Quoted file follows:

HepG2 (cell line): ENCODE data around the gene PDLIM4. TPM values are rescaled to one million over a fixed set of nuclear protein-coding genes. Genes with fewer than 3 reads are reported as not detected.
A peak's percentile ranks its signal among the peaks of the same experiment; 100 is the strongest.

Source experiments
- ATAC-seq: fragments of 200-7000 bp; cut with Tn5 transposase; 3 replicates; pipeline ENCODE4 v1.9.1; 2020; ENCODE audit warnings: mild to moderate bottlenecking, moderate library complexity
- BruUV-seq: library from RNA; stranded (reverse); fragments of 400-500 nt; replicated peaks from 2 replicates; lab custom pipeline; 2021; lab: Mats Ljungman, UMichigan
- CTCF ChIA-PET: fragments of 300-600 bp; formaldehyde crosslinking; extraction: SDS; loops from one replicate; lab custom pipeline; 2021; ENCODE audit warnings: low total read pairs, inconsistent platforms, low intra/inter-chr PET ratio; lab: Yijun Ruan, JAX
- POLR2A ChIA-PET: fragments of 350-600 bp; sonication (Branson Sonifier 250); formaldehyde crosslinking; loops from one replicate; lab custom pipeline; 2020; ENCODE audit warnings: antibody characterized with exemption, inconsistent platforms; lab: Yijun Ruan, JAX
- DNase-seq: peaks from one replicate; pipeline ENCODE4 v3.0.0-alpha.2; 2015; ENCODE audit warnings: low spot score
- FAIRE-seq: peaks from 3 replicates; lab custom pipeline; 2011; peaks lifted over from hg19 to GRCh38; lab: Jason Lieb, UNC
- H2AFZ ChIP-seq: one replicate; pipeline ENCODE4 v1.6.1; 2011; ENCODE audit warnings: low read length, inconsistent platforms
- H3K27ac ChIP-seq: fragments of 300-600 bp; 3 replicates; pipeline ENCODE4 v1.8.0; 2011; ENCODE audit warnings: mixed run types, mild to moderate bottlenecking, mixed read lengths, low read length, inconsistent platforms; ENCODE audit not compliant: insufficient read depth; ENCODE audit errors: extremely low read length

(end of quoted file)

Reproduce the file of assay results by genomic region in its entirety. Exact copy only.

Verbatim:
HepG2 (cell line): ENCODE data around the gene PDLIM4. TPM values are rescaled to one million over a fixed set of nuclear protein-coding genes. Genes with fewer than 3 reads are reported as not detected.
A peak's percentile ranks its signal among the peaks of the same experiment; 100 is the strongest.

Source experiments
- ATAC-seq: fragments of 200-7000 bp; cut with Tn5 transposase; 3 replicates; pipeline ENCODE4 v1.9.1; 2020; ENCODE audit warnings: mild to moderate bottlenecking, moderate library complexity
- BruUV-seq: library from RNA; stranded (reverse); fragments of 400-500 nt; replicated peaks from 2 replicates; lab custom pipeline; 2021; lab: Mats Ljungman, UMichigan
- CTCF ChIA-PET: fragments of 300-600 bp; formaldehyde crosslinking; extraction: SDS; loops from one replicate; lab custom pipeline; 2021; ENCODE audit warnings: low total read pairs, inconsistent platforms, low intra/inter-chr PET ratio; lab: Yijun Ruan, JAX
- POLR2A ChIA-PET: fragments of 350-600 bp; sonication (Branson Sonifier 250); formaldehyde crosslinking; loops from one replicate; lab custom pipeline; 2020; ENCODE audit warnings: antibody characterized with exemption, inconsistent platforms; lab: Yijun Ruan, JAX
- DNase-seq: peaks from one replicate; pipeline ENCODE4 v3.0.0-alpha.2; 2015; ENCODE audit warnings: low spot score
- FAIRE-seq: peaks from 3 replicates; lab custom pipeline; 2011; peaks lifted over from hg19 to GRCh38; lab: Jason Lieb, UNC
- H2AFZ ChIP-seq: one replicate; pipeline ENCODE4 v1.6.1; 2011; ENCODE audit warnings: low read length, inconsistent platforms
- H3K27ac ChIP-seq: fragments of 300-600 bp; 3 replicates; pipeline ENCODE4 v1.8.0; 2011; ENCODE audit warnings: mixed run types, mild to moderate bottlenecking, mixed read lengths, low read length, inconsistent platforms; ENCODE audit not compliant: insufficient read depth; ENCODE audit errors: extremely low read length